“There’s Dead End Chutes, Body Bag Glades, and Dead Bob’s Chute. Airing a cliff in Body Bag, I won the U.S. Extreme Freeskiing Championships in 2005, before I knew I was a few months pregnant with my son Axel before,” she said. Fisher also took second place in the competition the following season, after she’d had her son.

How to Learn More

Study and grab a ski area map, and read our article “How to Ski the Extremes of Crested Butte Mountain Resort.”

The most well-trafficked black diamond runs feature posted signs, though some sections in the extremes do not have explicit signage, similar to Kicking Horse Mountain Resort in British Columbia. You need spacial awareness, navigation skills, and a mental roadmap planned out in advance.

For a comprehensive book of all of CBMR’s runs, pick up a copy of the Extreme Limits Ski Guide, by Greg Payne and Sandra Cortner.

There are many challenging, enjoyable black runs from the main ski lifts that are easier to explore, but if you really want to learn the extremes, it’s worthwhile to meet up with a guide for a half or full day.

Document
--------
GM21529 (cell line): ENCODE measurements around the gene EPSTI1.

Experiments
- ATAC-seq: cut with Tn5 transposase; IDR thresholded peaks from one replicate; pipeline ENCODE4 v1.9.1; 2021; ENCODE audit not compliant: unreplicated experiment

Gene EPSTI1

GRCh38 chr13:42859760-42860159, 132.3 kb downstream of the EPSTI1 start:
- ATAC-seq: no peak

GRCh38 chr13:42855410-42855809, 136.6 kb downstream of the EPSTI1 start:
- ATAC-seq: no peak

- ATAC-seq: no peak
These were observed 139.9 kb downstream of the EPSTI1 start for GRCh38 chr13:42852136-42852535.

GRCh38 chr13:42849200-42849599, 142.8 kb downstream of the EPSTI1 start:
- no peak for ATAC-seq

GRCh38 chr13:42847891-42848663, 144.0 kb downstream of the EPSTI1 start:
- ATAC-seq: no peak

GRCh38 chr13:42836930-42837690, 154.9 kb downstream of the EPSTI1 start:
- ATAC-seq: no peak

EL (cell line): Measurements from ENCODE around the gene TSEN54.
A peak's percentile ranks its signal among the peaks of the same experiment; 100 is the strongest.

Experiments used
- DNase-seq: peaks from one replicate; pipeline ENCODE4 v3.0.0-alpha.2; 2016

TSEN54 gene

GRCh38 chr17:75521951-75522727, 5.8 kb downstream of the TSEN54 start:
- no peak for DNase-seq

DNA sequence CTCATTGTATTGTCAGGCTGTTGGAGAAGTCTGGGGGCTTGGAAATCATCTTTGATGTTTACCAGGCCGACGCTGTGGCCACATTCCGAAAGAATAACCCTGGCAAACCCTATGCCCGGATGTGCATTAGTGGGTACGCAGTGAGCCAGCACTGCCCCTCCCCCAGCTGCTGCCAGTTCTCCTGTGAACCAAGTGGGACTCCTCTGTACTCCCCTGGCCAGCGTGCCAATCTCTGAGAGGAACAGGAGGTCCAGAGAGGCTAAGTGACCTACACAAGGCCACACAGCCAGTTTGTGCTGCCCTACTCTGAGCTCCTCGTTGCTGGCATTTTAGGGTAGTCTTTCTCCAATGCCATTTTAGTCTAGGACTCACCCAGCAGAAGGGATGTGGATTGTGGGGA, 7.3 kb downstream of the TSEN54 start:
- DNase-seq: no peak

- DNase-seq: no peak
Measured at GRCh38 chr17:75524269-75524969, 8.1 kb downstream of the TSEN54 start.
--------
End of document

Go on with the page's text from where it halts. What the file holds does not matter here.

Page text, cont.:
“It’s [mental] training to ski Crested Butte — figuring out your entrances, exits, and how to not go into big rock fields, especially on low tide seasons. There’s a lot to know here, and it’s not very easy to see what’s ahead of you and around the corner,” said Fisher, who loves showing people the mountain, giving them lessons on technique, and demonstrating how to use the complete “real estate” of skis.

She said, “If you really want to enjoy this resort, it’s worth getting someone to show you the nooks and crannies one time, then you can take advantage of that knowledge the rest of your stay.”

I’ve had a season pass at CBMR for two seasons and I agree: My day out with Fisher was among the most educational I’ve had yet. We safely explored dicey terrain I hadn’t yet entered or known how to venture into, and I can’t wait to go back.